Shortly after the publication of English naturalist Charles Darwin’s “On the Origin of Species”, theories and speculation arose that there must be a “missing link”—an undiscovered connector between man and beast. The idea of an evolutionary chain woven together by interlocking advancements is not restricted just to natural sciences; it is a concept that can be accurately applied across any number of settings, including technology.

Unlike natural science’s continuing struggle with this evolutionary missing link, the world of software development has not only discovered, but is beginning to understand, adapt to, and leverage its own missing link: productivity tools and applications. While we have not yet seen the ubiquitous adoption of these tools, there is far less fence-sitting than in the past. Instead of seeing them as just a crutch for the inept or a set of training wheels for the insecure, developers are realizing that when leveraged properly, productivity tools can act as a bridge to greater coding efficiency, accuracy and innovation.

The Stone Age
Evolution is an incremental process of refinement and advancement, a winding path leading from the past to the future. Along the way, evolutionary progression is disrupted by generational and technological leaps embraced initially by a few brave souls, followed by universal adoption. This pattern can be seen clearly in the productivity tools arena.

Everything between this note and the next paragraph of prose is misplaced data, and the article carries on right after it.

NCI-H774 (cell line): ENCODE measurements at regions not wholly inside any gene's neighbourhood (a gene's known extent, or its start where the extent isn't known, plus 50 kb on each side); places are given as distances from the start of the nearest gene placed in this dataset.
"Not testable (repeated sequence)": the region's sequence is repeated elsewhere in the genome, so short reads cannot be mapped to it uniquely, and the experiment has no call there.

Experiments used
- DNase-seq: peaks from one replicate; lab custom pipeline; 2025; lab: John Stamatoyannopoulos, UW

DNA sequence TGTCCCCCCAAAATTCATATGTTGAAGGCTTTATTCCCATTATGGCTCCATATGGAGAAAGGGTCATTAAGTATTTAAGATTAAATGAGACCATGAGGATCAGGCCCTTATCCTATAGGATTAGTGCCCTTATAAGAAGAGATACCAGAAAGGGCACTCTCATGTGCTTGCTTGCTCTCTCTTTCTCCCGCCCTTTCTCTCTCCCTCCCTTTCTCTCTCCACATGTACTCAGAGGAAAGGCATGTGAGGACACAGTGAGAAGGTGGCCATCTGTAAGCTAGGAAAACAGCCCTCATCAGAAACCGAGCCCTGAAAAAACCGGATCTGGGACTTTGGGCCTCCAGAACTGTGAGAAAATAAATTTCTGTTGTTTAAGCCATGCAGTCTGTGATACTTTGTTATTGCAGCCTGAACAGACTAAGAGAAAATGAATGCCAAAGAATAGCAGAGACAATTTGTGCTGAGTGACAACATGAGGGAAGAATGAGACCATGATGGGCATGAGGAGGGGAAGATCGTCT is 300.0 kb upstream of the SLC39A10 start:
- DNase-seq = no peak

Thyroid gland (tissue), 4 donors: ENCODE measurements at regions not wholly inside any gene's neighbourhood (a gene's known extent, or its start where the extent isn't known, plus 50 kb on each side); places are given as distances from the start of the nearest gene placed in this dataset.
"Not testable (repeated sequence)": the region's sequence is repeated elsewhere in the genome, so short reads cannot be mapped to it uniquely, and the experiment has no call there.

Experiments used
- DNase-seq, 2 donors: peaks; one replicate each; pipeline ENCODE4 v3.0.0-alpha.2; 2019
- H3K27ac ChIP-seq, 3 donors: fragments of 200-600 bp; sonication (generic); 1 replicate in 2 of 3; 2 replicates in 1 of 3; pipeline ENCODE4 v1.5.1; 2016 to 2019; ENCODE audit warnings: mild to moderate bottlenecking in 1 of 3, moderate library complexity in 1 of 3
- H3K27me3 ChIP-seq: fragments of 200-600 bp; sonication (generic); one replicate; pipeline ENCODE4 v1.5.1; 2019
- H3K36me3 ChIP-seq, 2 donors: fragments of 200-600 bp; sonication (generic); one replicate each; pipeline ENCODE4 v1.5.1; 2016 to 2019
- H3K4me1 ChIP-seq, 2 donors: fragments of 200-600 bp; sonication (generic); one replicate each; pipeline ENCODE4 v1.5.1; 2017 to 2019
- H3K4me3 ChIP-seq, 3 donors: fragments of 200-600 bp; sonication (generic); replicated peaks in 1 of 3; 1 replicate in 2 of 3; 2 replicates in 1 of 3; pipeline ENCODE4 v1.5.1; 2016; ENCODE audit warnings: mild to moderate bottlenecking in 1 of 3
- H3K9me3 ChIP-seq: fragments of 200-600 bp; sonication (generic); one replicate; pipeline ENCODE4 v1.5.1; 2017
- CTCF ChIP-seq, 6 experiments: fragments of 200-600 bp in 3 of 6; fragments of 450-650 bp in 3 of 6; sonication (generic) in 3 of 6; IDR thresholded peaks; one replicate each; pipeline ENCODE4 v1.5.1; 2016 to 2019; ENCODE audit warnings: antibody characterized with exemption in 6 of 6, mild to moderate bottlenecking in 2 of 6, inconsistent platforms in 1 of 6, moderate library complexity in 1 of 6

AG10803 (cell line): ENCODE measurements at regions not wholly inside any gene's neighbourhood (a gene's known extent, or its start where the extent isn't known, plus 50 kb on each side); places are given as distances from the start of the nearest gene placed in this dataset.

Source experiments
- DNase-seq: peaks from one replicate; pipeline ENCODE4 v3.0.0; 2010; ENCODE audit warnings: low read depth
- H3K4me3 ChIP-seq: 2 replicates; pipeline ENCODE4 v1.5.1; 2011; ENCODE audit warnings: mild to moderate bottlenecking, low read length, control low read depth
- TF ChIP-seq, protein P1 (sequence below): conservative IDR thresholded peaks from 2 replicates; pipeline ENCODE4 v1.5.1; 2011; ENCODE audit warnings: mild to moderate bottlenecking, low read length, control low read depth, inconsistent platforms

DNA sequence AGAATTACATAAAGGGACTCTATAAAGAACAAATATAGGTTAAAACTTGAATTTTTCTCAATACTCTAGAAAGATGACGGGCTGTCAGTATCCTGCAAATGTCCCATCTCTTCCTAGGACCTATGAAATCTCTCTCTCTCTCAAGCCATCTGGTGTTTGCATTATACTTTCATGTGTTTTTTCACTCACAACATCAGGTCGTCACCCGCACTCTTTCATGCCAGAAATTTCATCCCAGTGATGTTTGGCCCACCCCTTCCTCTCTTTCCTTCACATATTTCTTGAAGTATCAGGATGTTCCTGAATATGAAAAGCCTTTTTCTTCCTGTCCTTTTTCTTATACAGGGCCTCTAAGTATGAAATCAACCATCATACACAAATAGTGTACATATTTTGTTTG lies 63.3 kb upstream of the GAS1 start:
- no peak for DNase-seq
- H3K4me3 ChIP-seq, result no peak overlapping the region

Only a decade ago, productivity tools were almost considered novelties: interesting, fun to tinker with, but complex and sluggish, with limited functionality and few actual benefits. More often than not, configuring these Neolithic tools was more time-consuming and resource-intensive than completing tasks by hand.

Conventional functionality, such as continuous integration and coding standards enforcement (typically found in the current generation of productivity tools) was simply non-existent. These early applications were rudimentary at best, often requiring extra effort and resources be allocated to fill in the gaps.